Many thanks for your patience. Employees who are on maternity leave have certain rights if a redundancy situation develops whilst they are away. The Maternity and Parental Leave Regulations state that if "it is not practicable by reason of redundancy" for the employer to continue to employ an employee under her existing contract, the employee is entitled to be offered a suitable alternative vacancy (where one is available) to start immediately after her existing contract ends. This also includes a vacancy with an associated employer.
If the employee is offered a new contract so that redundancy is avoided, then it must meet the following criteria:
• The work to be done is both suitable and appropriate for her to do in the circumstances.
• The capacity and place in which she is to be employed, and the other terms and conditions of her employment, are not substantially less favourable to her than if she had continued to be employed in her old job
When a redundancy situation exists, the employer has a general duty to try and offer those who are at risk of redundancy any suitable alternative employment that is available at the time. However, the Regulations effectively give employees who are on maternity leave priority over other employees when such offers are made. If a suitable alternative position existed, it should be offered to the employee on maternity leave first, before being offered to others. Failure to do so would breach the statutory regulations and can also amount to discrimination because of pregnancy and/or maternity. The affected employee can consider raising a formal grievance with the employee first, before considering whether to take formal legal action.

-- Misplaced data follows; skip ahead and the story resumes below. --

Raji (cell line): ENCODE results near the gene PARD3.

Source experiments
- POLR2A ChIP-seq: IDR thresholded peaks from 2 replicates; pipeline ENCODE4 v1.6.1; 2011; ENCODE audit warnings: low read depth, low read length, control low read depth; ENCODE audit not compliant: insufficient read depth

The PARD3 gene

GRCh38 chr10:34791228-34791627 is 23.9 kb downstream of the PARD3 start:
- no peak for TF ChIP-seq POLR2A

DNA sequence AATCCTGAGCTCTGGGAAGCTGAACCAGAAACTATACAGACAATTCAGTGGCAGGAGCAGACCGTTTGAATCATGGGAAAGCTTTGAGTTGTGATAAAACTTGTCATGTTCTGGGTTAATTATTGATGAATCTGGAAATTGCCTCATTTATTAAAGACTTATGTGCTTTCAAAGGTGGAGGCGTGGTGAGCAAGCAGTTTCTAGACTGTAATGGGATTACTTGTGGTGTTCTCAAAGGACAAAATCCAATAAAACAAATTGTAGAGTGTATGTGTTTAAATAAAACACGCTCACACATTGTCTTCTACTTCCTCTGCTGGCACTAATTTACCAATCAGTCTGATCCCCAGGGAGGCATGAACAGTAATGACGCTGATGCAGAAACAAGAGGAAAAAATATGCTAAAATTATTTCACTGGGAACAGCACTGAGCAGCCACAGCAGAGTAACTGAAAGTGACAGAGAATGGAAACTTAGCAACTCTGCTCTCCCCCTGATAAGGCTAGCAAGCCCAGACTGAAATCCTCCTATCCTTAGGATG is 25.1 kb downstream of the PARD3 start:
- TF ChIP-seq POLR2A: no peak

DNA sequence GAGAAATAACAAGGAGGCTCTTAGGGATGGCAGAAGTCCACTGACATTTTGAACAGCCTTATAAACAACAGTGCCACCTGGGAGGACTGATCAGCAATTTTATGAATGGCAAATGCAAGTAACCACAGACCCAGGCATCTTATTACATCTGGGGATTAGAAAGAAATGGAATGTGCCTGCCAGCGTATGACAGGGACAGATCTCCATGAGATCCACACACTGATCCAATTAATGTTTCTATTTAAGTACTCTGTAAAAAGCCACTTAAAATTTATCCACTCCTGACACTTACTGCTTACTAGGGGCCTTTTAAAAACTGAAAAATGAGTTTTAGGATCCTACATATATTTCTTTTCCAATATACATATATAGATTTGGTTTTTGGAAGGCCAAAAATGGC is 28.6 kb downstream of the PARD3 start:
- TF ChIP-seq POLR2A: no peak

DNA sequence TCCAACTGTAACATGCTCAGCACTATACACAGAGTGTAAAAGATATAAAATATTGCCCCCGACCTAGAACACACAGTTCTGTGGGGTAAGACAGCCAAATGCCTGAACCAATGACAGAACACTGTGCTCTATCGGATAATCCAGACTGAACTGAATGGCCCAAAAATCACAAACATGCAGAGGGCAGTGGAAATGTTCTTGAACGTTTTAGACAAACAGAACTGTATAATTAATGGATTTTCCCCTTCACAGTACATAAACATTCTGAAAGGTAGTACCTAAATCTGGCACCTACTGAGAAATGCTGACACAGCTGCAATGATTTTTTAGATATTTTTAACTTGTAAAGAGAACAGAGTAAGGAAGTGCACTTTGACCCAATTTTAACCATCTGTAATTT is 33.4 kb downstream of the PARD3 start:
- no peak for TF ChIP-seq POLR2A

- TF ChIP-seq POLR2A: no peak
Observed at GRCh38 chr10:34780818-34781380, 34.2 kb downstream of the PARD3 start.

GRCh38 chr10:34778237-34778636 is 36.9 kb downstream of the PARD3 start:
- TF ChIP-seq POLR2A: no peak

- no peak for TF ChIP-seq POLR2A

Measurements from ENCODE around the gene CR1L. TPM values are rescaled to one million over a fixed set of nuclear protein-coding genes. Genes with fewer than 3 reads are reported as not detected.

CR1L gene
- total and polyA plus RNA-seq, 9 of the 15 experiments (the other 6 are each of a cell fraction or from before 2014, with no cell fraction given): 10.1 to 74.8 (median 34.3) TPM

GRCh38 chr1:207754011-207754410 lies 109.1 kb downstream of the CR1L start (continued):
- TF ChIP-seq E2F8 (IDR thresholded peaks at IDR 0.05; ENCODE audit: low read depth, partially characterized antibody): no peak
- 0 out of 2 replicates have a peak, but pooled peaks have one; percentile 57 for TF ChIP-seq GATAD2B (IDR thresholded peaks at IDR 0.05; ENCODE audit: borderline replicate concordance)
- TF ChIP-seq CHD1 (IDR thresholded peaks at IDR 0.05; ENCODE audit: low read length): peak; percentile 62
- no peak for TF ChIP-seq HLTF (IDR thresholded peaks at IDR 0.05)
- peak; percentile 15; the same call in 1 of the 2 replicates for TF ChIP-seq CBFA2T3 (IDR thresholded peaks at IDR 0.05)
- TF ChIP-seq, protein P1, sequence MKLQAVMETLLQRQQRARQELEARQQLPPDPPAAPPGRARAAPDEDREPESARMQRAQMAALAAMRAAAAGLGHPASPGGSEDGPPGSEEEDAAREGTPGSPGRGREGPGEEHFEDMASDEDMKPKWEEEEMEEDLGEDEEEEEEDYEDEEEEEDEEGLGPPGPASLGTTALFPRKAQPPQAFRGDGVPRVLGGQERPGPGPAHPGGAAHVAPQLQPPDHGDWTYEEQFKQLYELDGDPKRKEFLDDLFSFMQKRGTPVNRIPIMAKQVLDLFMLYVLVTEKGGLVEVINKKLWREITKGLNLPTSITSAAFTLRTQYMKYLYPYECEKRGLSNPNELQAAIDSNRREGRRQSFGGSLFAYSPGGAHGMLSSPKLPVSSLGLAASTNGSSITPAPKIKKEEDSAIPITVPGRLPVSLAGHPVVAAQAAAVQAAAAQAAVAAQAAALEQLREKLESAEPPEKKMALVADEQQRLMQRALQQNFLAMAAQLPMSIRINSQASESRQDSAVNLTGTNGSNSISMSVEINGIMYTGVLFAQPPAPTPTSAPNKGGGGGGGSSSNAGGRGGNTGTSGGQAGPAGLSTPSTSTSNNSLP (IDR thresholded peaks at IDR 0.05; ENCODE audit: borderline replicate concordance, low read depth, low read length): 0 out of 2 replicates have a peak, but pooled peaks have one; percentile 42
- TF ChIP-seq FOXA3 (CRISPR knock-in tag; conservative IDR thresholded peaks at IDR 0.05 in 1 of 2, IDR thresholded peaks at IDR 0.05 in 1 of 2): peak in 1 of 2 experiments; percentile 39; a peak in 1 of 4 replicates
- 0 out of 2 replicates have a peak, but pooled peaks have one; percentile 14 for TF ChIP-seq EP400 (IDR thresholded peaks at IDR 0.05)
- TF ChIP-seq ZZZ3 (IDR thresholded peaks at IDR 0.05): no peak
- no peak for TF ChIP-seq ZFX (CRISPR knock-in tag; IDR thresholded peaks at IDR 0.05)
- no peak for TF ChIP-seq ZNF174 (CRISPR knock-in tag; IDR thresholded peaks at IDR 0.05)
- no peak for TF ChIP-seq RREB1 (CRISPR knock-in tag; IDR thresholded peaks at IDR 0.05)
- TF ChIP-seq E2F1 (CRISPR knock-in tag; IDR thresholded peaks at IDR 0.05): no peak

So if there is no suitable alternative position at this point in time they could proceed with a redundancy if necessary. Unfortunately you cannot force them to keep paying you until you find a new job – that could continue for an indefinite period of time and no employer would agree to that. Also they are not legally obliged to do so. They could terminate your employment now and pay you off with whatever you are due under redundancy then that would be the end of their involvement. Similarly, you cannot force them to keep you on unpaid leave until a suitable alternative is found. They have a duty to offer you anything suitable which is available now, but no requirement to keep you on the books until something comes up in the future. Ou may of course approach them and propose either of these options to them but do not be surprised if they refuse and remember that you cannot force them to go down either route.
I trust this has answered your query. I would be grateful if you could please take a second to leave a positive rating (selecting 3, 4 or 5 starts at the top of the page). If for any reason you are unhappy with my response or if you need me to clarify anything before you go - please get back to me on here and I will assist further as best as I can. Thank you